It was a case of two superior seniors, Dotson and McMillian, against the deep Penn squad, and depth turned out to be the winner. Calhoun and Wohl took turns watching Dotson, but each quickly drew three fouls trying to stop him from streaking to the basket or executing the tricky in-close moves he learned as a New York City schoolboy. However, Dotson, perhaps hampered by an injured thumb, made only four of 12 free throws in the first half and that, combined with Wolf's excellent defensive job on All-America McMillian, kept cold-shooting Penn within a point of Columbia at halftime. Calhoun played in the second half, but Wohl sat out most of it. His loss was hardly noticeable as Cotler filled in superbly on defense and scored 10 points besides.
Wolf continued to harass McMillian, once making a beautiful shot block and leaping out of bounds to save the ball. Little Bilsky scored 18 points and, at a crucial point close to the end of the game, stole the ball from McMillian to kill a Columbia rally. Penn won 57-52, but it is still not out of the woods. On the last weekend of the race Columbia could catch the Quakers by beating Princeton and Penn on their home courts.
It was Koller's turn to be Penn's substitute hero Friday night. He came in against Harvard in the second half, hit six straight shots and helped the Quakers to a difficult 86-77 win. Their 96-68 victory over Dartmouth Saturday night was their eighth in the league.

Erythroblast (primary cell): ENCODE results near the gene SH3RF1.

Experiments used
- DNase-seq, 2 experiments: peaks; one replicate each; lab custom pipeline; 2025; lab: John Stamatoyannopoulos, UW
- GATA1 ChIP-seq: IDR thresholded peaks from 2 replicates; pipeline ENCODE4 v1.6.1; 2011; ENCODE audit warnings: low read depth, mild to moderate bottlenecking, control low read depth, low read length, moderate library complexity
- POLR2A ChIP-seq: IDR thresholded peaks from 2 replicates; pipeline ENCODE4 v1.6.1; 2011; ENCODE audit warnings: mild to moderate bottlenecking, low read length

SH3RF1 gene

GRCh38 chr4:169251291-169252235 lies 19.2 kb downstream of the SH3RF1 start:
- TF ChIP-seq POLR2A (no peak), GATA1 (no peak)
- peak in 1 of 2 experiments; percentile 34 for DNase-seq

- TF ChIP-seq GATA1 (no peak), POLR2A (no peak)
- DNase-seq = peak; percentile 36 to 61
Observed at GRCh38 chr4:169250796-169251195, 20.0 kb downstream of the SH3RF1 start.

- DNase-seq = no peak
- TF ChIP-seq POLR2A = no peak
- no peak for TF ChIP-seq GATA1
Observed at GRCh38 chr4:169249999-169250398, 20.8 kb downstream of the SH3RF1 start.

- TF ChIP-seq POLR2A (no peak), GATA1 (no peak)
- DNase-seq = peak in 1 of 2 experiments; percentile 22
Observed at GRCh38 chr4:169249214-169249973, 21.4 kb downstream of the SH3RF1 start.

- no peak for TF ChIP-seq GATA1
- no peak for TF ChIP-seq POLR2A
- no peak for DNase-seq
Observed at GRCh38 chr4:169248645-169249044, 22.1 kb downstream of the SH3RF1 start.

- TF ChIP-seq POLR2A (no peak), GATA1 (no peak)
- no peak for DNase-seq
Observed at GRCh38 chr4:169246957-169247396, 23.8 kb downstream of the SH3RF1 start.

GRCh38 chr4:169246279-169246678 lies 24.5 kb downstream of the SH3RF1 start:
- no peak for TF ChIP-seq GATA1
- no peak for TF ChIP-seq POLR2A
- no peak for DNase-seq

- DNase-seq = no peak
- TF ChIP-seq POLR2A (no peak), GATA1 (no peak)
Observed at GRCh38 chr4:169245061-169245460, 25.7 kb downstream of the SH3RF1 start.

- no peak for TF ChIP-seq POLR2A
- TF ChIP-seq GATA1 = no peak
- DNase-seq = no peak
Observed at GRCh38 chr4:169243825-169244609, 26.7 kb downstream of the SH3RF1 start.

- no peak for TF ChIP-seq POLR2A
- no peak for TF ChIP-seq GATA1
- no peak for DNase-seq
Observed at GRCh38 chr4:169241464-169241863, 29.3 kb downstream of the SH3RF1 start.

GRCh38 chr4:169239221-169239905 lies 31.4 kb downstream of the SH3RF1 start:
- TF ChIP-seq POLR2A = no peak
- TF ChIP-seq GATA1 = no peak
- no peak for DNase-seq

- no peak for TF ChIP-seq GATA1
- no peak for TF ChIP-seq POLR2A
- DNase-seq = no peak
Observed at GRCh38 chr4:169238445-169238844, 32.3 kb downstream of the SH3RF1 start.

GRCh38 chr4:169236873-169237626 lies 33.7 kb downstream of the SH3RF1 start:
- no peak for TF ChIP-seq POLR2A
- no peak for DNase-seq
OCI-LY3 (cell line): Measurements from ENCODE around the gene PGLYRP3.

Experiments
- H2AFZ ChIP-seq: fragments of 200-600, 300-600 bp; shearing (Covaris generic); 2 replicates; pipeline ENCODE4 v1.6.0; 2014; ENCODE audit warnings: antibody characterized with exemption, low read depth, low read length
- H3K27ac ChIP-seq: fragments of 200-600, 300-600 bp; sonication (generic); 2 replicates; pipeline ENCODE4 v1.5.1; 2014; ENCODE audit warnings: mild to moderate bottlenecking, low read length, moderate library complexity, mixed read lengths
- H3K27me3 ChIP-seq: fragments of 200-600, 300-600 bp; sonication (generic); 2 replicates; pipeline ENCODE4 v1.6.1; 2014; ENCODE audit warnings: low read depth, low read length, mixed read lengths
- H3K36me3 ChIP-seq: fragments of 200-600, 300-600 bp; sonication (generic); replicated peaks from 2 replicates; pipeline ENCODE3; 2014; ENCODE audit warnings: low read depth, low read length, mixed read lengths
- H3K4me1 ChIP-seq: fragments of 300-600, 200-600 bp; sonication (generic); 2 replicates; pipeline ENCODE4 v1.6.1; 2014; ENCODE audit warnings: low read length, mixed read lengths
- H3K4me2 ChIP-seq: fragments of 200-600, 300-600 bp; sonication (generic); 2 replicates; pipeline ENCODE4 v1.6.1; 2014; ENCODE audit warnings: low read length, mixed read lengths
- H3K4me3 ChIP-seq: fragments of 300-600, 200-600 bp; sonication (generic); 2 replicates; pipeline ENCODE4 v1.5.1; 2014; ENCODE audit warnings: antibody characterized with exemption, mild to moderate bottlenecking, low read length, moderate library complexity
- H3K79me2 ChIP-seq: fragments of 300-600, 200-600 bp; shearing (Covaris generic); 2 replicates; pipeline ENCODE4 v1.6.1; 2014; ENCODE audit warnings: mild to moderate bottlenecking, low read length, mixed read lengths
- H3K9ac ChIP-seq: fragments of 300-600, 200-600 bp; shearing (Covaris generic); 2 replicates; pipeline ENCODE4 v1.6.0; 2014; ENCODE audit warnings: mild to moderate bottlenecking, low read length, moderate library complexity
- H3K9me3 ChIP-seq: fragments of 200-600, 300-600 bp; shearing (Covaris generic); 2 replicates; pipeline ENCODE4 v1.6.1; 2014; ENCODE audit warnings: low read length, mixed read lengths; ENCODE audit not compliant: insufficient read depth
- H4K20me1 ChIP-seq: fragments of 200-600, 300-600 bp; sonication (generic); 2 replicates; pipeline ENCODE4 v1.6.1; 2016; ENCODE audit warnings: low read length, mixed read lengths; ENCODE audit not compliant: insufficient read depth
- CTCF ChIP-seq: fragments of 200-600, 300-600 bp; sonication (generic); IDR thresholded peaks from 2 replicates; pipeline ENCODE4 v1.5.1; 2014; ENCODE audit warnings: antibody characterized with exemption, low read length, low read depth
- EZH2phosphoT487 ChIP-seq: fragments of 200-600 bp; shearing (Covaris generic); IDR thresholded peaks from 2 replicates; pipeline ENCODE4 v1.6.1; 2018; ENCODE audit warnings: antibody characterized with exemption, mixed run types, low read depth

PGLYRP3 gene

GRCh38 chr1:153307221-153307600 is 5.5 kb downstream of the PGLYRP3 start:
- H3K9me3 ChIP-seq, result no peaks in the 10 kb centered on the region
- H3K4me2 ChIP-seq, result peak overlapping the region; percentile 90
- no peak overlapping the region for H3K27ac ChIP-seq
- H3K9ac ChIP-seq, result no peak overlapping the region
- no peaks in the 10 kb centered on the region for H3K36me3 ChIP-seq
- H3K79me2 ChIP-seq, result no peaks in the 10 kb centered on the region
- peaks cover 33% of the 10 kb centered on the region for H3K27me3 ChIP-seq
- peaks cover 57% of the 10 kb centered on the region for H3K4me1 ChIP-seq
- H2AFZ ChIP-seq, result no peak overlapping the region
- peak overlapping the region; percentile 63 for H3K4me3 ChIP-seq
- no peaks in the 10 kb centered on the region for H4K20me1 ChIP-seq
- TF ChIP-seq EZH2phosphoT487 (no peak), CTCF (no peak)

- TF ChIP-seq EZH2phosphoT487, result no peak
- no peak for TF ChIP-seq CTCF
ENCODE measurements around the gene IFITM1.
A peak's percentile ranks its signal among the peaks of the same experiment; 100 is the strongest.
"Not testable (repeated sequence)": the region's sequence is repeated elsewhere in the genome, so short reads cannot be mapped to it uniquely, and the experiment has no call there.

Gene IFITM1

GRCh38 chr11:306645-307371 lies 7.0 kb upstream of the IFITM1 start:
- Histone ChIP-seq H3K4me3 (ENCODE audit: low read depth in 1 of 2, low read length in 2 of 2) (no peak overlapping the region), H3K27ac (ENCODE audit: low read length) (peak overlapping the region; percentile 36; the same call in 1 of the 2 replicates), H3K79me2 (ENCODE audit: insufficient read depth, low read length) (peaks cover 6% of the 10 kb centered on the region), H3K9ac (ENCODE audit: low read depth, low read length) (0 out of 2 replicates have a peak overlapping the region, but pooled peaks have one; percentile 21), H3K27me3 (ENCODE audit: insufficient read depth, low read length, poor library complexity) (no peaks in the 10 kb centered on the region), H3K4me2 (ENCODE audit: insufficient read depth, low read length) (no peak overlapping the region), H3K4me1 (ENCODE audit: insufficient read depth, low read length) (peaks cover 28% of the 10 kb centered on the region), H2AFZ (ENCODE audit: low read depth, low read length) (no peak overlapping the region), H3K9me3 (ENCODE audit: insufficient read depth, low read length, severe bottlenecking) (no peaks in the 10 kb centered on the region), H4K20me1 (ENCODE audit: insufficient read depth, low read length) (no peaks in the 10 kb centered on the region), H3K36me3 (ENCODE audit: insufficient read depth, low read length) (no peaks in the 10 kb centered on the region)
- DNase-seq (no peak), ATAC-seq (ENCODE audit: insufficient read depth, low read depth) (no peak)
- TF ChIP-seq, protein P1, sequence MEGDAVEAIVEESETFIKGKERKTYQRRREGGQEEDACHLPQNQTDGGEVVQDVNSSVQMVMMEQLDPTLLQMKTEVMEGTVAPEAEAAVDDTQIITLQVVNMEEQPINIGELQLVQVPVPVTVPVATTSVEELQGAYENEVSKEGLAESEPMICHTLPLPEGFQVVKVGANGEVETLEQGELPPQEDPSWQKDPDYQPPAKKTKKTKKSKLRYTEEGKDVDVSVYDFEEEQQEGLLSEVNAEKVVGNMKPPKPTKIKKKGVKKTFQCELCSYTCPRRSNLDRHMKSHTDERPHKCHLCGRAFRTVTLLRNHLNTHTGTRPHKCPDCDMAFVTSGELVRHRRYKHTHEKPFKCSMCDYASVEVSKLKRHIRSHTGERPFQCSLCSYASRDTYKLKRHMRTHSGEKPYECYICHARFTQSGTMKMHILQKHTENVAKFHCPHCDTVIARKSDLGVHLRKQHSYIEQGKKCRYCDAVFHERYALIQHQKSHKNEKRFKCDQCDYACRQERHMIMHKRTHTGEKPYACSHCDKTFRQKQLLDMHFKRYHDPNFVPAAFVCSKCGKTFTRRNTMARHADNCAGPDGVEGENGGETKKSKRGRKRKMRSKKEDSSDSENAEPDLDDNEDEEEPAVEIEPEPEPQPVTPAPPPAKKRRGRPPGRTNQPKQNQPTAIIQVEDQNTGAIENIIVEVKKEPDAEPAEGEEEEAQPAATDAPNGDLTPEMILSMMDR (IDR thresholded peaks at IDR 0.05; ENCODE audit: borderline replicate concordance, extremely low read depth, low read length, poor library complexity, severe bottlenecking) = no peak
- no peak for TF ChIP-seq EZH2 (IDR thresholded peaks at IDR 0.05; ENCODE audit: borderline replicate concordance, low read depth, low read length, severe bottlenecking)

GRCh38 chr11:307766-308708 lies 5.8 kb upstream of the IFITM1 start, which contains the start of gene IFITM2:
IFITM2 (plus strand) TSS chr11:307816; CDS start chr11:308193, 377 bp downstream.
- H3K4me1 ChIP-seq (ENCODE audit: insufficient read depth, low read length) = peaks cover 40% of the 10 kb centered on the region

Those eight wins have not been easy, and winning will be even tougher in the next few years because the Ivy schools have, according to one coach, Lou Carnesecca of St. John's, recruited 25% of the best high school players in the country for their current freshman classes.
Harvard, for instance, with only four winning seasons in the last 22, has such a loaded freshman team that two good 6'10" centers have had to sit on the bench most of the season because they cannot break into the frontcourt combination of 6'6" James Brown, 6'7" Floyd Lewis and 6'5" Marshall Sanders. Dartmouth has its own James Brown. He shot 21 of 26 from the floor and scored 52 points in all to hand the Harvard freshmen one of their two losses. Penn is waiting for 6'8" Phil Hankinson and several others to move up to its varsity, and Princeton will try to replace Hummer and Petrie with two fine guards, Brian Taylor, one of the leading high school scorers in the country a year ago, and Ted Manakas.
If such crops keep showing up at Cambridge, Hanover, Ithaca and the other campuses, there soon will be almost as many Ivy Leaguers listed in the National Basketball Association Guide as there are in Standard & Poor's.